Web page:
I just watched Azorian, The Raising of the K-129 - outstanding and I have a new appreciation of the history the HMB-1 barge.
Thanks for the comment! We learned quite a bit about the HMB-1 and its workings during the research for the documentary film & subsequent book.
Similar to a submarine, the HMB-1 was built with large ballast tanks; but the compressed air was supplied by hoses from support ships. The role of the barge in Project Azorian was to serve as a secure site for construction, testing, and transfer of the actual Lockheed built device (Capture Vehicle or CV) used to grasp the wreck of the K-129. The HMB-1 was parked at Redwood City, Ca. while the CV was assembled and tested inside the barge. Once ready, the barge with the CV was towed out to Santa Catalina Island, just off Avalon, and submerged in roughly 160 feet of water on the flat sandy bottom. The Glomar Explorer (HGE) was then positioned carefully above the barge. The HGE moonpool doors were opened as was the sliding roof of the HMB-1. The two docking legs on either side of the moonpool were lowered, and engaged pins (big, 3 foot diameter pins) at the ends of the CV. The CV was then lifted into the HGE, moonpool doors closed and the HGE moved off. The sliding roof of the now empty HMB-1 was closed and HP air pumped into the HMB-1 ballast tanks. After surfacing, the HMB-1 was towed back to Redwood City. To recover the CV after the mission, the process was reversed.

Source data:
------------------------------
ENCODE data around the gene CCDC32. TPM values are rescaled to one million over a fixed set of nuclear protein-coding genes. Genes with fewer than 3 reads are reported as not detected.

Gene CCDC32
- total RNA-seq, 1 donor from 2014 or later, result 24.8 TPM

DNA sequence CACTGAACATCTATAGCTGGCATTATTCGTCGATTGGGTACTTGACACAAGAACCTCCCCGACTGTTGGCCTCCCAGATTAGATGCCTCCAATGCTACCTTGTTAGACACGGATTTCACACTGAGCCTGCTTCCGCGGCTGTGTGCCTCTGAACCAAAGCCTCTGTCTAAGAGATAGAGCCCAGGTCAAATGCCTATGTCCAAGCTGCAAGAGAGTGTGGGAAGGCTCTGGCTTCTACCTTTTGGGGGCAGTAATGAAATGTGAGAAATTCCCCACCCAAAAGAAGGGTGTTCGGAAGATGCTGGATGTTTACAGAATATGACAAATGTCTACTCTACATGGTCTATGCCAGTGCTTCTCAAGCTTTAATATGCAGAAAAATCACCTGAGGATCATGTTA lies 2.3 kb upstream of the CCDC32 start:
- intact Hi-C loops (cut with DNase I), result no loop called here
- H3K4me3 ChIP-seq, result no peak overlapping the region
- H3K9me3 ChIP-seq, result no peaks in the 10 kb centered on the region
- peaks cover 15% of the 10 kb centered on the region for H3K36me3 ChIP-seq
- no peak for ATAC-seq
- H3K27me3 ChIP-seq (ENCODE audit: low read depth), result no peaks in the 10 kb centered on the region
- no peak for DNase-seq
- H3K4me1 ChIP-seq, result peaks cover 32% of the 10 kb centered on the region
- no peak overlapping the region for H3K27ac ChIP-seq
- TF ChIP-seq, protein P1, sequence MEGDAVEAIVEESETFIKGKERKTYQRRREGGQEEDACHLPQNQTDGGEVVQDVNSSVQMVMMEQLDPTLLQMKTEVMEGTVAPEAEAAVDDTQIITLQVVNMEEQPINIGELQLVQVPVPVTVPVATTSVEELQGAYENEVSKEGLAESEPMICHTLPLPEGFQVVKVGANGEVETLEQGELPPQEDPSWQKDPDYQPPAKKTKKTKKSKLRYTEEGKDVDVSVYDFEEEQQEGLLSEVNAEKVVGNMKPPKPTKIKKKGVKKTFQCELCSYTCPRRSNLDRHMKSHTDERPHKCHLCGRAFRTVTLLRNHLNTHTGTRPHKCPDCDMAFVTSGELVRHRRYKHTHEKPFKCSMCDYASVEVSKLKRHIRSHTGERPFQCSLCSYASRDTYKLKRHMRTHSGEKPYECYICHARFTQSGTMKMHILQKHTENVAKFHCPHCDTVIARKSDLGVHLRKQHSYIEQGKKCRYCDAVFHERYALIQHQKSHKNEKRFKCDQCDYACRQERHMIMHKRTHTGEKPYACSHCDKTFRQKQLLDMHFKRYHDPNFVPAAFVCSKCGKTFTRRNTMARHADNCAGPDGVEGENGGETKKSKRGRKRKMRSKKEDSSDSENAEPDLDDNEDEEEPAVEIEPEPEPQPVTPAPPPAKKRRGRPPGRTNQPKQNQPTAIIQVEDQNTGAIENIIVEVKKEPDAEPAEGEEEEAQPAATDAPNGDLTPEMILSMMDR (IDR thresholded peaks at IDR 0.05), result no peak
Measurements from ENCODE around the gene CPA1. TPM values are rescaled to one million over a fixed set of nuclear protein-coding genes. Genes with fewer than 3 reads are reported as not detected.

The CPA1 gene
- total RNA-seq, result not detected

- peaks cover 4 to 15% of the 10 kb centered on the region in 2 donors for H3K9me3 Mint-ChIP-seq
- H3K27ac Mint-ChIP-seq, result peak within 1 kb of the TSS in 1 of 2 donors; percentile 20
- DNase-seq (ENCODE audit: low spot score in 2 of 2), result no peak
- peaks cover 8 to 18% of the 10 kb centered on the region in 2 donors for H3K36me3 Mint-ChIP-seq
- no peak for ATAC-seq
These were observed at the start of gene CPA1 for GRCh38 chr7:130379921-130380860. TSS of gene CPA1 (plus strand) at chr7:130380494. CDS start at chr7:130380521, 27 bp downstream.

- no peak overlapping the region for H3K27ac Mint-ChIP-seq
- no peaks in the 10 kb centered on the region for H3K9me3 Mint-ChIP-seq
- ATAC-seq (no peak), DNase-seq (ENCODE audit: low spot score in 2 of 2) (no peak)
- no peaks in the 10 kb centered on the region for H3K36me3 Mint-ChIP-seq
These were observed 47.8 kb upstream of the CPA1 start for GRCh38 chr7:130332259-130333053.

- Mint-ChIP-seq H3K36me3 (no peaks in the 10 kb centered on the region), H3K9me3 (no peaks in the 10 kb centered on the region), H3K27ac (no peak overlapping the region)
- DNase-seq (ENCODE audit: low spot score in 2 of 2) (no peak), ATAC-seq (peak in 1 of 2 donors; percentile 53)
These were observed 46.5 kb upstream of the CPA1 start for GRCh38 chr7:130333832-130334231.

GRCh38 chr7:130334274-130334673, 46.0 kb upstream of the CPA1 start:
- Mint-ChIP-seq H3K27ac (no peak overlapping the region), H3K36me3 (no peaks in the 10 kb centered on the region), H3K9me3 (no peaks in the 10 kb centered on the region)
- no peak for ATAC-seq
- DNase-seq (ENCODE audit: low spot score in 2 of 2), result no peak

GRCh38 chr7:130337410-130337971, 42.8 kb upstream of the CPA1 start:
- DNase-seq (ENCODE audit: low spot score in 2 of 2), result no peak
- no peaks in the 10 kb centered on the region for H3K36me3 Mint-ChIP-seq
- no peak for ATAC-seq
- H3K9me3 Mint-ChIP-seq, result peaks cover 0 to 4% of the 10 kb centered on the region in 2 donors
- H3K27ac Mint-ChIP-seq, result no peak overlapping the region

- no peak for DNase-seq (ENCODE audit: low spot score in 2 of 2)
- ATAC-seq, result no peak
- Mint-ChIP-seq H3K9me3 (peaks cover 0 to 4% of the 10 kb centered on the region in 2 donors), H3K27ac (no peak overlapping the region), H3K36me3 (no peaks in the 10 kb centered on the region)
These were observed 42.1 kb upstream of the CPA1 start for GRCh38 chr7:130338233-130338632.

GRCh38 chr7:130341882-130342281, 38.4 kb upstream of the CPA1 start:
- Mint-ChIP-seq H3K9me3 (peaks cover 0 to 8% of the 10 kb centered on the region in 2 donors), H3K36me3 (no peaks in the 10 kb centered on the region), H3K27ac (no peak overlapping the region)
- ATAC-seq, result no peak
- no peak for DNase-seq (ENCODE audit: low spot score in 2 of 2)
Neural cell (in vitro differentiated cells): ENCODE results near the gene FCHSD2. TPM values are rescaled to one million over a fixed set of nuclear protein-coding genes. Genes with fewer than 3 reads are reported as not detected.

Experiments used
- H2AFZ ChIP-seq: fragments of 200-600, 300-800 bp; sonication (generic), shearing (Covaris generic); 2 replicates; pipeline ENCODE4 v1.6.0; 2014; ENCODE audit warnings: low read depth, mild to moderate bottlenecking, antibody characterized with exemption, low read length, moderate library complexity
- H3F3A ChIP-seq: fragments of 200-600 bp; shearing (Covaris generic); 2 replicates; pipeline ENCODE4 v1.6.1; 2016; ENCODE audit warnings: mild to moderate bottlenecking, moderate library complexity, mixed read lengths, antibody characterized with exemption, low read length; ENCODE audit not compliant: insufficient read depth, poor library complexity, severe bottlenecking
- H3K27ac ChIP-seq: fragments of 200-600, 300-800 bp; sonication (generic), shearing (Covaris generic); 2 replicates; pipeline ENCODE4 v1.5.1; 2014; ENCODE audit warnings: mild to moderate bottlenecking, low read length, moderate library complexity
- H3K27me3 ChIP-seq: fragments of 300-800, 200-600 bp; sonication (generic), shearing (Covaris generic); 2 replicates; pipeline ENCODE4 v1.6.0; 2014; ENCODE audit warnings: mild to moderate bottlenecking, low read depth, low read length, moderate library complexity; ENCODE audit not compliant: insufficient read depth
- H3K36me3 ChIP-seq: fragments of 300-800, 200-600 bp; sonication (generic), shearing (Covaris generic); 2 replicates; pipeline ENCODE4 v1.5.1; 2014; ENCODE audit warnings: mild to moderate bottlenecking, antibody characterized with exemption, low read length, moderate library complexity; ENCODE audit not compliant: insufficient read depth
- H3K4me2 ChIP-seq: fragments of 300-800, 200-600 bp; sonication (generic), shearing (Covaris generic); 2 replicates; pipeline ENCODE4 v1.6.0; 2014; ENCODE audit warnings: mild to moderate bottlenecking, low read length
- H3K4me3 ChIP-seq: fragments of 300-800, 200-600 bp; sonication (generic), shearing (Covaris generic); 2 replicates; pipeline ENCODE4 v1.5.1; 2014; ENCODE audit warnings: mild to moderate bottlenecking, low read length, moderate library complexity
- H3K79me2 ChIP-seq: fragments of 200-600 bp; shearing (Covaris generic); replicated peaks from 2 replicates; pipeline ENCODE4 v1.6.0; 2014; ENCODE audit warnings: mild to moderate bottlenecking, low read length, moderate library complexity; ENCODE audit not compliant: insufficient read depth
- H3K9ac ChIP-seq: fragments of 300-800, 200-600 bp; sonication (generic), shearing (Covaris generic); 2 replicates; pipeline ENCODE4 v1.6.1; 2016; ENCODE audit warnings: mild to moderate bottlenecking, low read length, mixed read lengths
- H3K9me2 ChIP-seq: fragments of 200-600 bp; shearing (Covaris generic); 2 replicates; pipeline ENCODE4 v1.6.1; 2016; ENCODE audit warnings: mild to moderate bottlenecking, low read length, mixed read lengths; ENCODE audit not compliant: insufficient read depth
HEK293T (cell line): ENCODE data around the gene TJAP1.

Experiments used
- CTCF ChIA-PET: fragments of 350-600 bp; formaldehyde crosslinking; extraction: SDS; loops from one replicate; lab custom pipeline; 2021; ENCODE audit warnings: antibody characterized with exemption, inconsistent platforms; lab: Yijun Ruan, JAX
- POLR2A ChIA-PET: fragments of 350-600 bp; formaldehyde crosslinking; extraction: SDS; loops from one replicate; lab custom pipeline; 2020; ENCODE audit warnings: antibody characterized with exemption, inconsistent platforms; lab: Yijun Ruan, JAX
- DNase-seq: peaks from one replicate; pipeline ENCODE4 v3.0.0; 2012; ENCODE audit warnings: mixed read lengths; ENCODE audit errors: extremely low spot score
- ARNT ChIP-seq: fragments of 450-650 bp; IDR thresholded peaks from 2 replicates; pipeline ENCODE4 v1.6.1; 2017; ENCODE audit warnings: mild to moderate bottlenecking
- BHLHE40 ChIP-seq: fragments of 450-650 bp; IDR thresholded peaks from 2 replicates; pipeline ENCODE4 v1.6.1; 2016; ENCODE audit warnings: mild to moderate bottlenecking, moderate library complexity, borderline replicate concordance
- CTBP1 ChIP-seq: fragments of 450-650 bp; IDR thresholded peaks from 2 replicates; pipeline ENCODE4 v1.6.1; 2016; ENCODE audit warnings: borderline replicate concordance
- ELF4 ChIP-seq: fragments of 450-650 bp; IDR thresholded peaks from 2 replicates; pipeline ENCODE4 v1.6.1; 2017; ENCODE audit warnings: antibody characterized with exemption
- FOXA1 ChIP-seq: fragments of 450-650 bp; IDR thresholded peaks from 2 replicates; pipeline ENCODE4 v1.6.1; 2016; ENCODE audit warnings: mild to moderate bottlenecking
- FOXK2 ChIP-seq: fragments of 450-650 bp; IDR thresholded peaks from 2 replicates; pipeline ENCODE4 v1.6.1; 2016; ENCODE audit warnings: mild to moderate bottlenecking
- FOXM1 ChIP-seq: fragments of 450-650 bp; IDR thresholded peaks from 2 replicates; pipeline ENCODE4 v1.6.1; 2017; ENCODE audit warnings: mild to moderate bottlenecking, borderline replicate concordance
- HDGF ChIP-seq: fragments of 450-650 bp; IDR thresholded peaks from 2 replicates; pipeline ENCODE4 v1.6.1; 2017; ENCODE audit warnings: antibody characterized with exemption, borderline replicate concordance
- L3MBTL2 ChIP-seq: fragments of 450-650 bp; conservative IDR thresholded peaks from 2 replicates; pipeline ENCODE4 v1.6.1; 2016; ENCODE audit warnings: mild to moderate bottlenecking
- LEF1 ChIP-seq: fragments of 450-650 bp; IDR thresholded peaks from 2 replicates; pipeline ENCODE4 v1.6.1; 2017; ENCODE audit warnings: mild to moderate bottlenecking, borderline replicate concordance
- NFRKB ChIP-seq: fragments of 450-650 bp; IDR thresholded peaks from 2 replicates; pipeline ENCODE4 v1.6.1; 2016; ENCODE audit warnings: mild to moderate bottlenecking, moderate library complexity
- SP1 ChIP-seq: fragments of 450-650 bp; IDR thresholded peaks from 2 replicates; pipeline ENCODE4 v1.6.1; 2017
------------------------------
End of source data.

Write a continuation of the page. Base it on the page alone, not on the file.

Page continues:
Contrary to some published accounts, the HMB-1 never accompanied the HGE out to the mid-Pacific site during the attempted recovery of the K-129. HMB-1 was never designed to sink to 16,400 feet, which was the depth of the K-129 wreck. Below is a still from the film of the CV being lifted out of the HMB-1 into the Glomar Explorer off of Santa Catalina. Click to enlarge.